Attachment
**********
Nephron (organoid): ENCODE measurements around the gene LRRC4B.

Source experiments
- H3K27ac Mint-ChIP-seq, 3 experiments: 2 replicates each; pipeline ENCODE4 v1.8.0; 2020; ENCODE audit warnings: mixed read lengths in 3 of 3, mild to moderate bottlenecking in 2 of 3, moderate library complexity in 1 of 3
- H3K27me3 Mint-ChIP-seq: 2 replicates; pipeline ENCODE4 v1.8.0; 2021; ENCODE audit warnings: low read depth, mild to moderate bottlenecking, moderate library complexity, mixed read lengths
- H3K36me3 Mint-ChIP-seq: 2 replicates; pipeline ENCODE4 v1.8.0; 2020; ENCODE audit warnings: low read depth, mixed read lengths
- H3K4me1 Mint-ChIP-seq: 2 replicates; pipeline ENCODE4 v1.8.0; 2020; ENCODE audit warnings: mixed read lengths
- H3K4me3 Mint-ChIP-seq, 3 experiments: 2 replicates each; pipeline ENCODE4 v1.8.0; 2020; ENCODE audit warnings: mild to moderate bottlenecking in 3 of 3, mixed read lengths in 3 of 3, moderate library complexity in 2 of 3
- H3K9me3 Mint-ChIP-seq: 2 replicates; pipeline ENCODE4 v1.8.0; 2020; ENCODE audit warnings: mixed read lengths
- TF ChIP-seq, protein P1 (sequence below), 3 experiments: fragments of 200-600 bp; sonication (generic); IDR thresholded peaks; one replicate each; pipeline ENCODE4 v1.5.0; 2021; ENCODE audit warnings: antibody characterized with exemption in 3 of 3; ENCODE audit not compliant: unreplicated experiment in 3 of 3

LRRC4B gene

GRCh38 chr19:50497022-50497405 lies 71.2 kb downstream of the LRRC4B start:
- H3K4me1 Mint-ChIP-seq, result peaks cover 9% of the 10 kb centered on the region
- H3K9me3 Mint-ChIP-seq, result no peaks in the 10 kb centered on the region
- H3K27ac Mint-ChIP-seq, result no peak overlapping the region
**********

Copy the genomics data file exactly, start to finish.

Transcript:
Nephron (organoid): ENCODE measurements around the gene LRRC4B.

Source experiments
- H3K27ac Mint-ChIP-seq, 3 experiments: 2 replicates each; pipeline ENCODE4 v1.8.0; 2020; ENCODE audit warnings: mixed read lengths in 3 of 3, mild to moderate bottlenecking in 2 of 3, moderate library complexity in 1 of 3
- H3K27me3 Mint-ChIP-seq: 2 replicates; pipeline ENCODE4 v1.8.0; 2021; ENCODE audit warnings: low read depth, mild to moderate bottlenecking, moderate library complexity, mixed read lengths
- H3K36me3 Mint-ChIP-seq: 2 replicates; pipeline ENCODE4 v1.8.0; 2020; ENCODE audit warnings: low read depth, mixed read lengths
- H3K4me1 Mint-ChIP-seq: 2 replicates; pipeline ENCODE4 v1.8.0; 2020; ENCODE audit warnings: mixed read lengths
- H3K4me3 Mint-ChIP-seq, 3 experiments: 2 replicates each; pipeline ENCODE4 v1.8.0; 2020; ENCODE audit warnings: mild to moderate bottlenecking in 3 of 3, mixed read lengths in 3 of 3, moderate library complexity in 2 of 3
- H3K9me3 Mint-ChIP-seq: 2 replicates; pipeline ENCODE4 v1.8.0; 2020; ENCODE audit warnings: mixed read lengths
- TF ChIP-seq, protein P1 (sequence below), 3 experiments: fragments of 200-600 bp; sonication (generic); IDR thresholded peaks; one replicate each; pipeline ENCODE4 v1.5.0; 2021; ENCODE audit warnings: antibody characterized with exemption in 3 of 3; ENCODE audit not compliant: unreplicated experiment in 3 of 3

LRRC4B gene

GRCh38 chr19:50497022-50497405 lies 71.2 kb downstream of the LRRC4B start:
- H3K4me1 Mint-ChIP-seq, result peaks cover 9% of the 10 kb centered on the region
- H3K9me3 Mint-ChIP-seq, result no peaks in the 10 kb centered on the region
- H3K27ac Mint-ChIP-seq, result no peak overlapping the region